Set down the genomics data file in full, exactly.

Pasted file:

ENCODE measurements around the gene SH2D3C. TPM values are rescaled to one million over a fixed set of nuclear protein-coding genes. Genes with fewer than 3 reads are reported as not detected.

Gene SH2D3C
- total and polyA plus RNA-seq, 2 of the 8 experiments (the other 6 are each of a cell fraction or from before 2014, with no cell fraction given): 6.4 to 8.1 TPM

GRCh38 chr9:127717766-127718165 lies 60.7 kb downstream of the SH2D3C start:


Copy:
ENCODE measurements around the gene SH2D3C. TPM values are rescaled to one million over a fixed set of nuclear protein-coding genes. Genes with fewer than 3 reads are reported as not detected.

Gene SH2D3C
- total and polyA plus RNA-seq, 2 of the 8 experiments (the other 6 are each of a cell fraction or from before 2014, with no cell fraction given): 6.4 to 8.1 TPM

GRCh38 chr9:127717766-127718165 lies 60.7 kb downstream of the SH2D3C start: